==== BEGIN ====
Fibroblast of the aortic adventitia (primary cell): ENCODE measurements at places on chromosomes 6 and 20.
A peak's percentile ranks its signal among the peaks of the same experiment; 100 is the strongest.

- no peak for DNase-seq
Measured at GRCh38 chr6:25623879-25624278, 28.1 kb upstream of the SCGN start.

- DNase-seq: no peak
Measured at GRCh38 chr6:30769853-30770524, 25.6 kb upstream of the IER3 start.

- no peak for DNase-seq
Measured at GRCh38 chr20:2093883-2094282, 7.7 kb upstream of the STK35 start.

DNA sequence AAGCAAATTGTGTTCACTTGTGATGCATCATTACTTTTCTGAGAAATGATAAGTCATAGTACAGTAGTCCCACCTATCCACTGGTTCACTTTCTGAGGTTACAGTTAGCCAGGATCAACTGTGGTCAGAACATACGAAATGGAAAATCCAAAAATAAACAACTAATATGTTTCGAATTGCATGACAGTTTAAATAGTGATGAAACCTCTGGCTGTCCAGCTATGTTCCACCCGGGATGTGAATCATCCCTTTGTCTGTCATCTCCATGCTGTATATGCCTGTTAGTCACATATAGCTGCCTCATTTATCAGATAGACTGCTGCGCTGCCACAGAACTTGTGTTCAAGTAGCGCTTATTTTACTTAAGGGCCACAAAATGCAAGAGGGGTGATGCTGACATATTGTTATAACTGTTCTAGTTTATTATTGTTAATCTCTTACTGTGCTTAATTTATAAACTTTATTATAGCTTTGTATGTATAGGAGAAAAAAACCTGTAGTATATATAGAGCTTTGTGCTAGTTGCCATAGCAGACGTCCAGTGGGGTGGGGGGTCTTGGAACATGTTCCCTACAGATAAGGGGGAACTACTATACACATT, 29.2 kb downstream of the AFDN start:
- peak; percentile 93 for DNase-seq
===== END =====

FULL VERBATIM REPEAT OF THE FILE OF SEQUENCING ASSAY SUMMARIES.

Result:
Fibroblast of the aortic adventitia (primary cell): ENCODE measurements at places on chromosomes 6 and 20.
A peak's percentile ranks its signal among the peaks of the same experiment; 100 is the strongest.

- no peak for DNase-seq
Measured at GRCh38 chr6:25623879-25624278, 28.1 kb upstream of the SCGN start.

- DNase-seq: no peak
Measured at GRCh38 chr6:30769853-30770524, 25.6 kb upstream of the IER3 start.

- no peak for DNase-seq
Measured at GRCh38 chr20:2093883-2094282, 7.7 kb upstream of the STK35 start.

DNA sequence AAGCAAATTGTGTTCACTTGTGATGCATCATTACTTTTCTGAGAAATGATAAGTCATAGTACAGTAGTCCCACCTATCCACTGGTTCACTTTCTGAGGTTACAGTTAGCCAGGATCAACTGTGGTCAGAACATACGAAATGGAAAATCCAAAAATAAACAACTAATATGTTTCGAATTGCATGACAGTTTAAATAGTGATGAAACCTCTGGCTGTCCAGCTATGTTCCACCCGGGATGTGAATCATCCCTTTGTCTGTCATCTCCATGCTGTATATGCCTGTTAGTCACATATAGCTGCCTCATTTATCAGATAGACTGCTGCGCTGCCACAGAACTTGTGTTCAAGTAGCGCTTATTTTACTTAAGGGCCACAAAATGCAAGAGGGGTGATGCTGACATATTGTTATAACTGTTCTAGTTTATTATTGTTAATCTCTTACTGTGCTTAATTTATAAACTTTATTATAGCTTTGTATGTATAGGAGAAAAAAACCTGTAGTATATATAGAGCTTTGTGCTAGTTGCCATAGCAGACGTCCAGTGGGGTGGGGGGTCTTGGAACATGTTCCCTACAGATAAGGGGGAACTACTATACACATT, 29.2 kb downstream of the AFDN start:
- peak; percentile 93 for DNase-seq